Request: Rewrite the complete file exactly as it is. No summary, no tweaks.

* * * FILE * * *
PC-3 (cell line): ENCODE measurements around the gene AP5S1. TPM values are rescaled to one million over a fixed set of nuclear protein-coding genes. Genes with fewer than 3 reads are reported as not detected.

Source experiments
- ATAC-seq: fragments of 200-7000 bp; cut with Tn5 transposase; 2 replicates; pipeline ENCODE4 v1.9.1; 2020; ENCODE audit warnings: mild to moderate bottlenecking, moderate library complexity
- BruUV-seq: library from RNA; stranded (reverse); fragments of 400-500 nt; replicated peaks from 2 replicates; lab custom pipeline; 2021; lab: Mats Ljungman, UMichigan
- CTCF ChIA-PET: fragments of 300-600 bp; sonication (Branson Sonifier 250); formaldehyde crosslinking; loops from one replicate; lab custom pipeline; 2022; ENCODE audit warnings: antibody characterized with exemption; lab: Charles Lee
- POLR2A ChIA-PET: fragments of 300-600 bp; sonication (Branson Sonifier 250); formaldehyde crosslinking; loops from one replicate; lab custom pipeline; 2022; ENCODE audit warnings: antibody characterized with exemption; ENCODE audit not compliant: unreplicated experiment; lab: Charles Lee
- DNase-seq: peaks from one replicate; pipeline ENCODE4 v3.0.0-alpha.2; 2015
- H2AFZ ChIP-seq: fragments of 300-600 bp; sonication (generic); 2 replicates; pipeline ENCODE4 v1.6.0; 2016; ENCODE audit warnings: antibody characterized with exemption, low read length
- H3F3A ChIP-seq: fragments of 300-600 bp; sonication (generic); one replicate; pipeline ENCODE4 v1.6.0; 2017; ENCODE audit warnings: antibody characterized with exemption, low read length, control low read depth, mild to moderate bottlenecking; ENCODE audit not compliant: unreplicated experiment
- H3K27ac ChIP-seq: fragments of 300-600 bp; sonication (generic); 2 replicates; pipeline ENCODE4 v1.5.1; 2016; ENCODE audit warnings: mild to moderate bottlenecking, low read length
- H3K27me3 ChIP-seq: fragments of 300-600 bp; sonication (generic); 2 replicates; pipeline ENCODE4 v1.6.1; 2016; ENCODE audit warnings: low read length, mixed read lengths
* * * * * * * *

PC-3 (cell line): ENCODE measurements around the gene AP5S1. TPM values are rescaled to one million over a fixed set of nuclear protein-coding genes. Genes with fewer than 3 reads are reported as not detected.

Source experiments
- ATAC-seq: fragments of 200-7000 bp; cut with Tn5 transposase; 2 replicates; pipeline ENCODE4 v1.9.1; 2020; ENCODE audit warnings: mild to moderate bottlenecking, moderate library complexity
- BruUV-seq: library from RNA; stranded (reverse); fragments of 400-500 nt; replicated peaks from 2 replicates; lab custom pipeline; 2021; lab: Mats Ljungman, UMichigan
- CTCF ChIA-PET: fragments of 300-600 bp; sonication (Branson Sonifier 250); formaldehyde crosslinking; loops from one replicate; lab custom pipeline; 2022; ENCODE audit warnings: antibody characterized with exemption; lab: Charles Lee
- POLR2A ChIA-PET: fragments of 300-600 bp; sonication (Branson Sonifier 250); formaldehyde crosslinking; loops from one replicate; lab custom pipeline; 2022; ENCODE audit warnings: antibody characterized with exemption; ENCODE audit not compliant: unreplicated experiment; lab: Charles Lee
- DNase-seq: peaks from one replicate; pipeline ENCODE4 v3.0.0-alpha.2; 2015
- H2AFZ ChIP-seq: fragments of 300-600 bp; sonication (generic); 2 replicates; pipeline ENCODE4 v1.6.0; 2016; ENCODE audit warnings: antibody characterized with exemption, low read length
- H3F3A ChIP-seq: fragments of 300-600 bp; sonication (generic); one replicate; pipeline ENCODE4 v1.6.0; 2017; ENCODE audit warnings: antibody characterized with exemption, low read length, control low read depth, mild to moderate bottlenecking; ENCODE audit not compliant: unreplicated experiment
- H3K27ac ChIP-seq: fragments of 300-600 bp; sonication (generic); 2 replicates; pipeline ENCODE4 v1.5.1; 2016; ENCODE audit warnings: mild to moderate bottlenecking, low read length
- H3K27me3 ChIP-seq: fragments of 300-600 bp; sonication (generic); 2 replicates; pipeline ENCODE4 v1.6.1; 2016; ENCODE audit warnings: low read length, mixed read lengths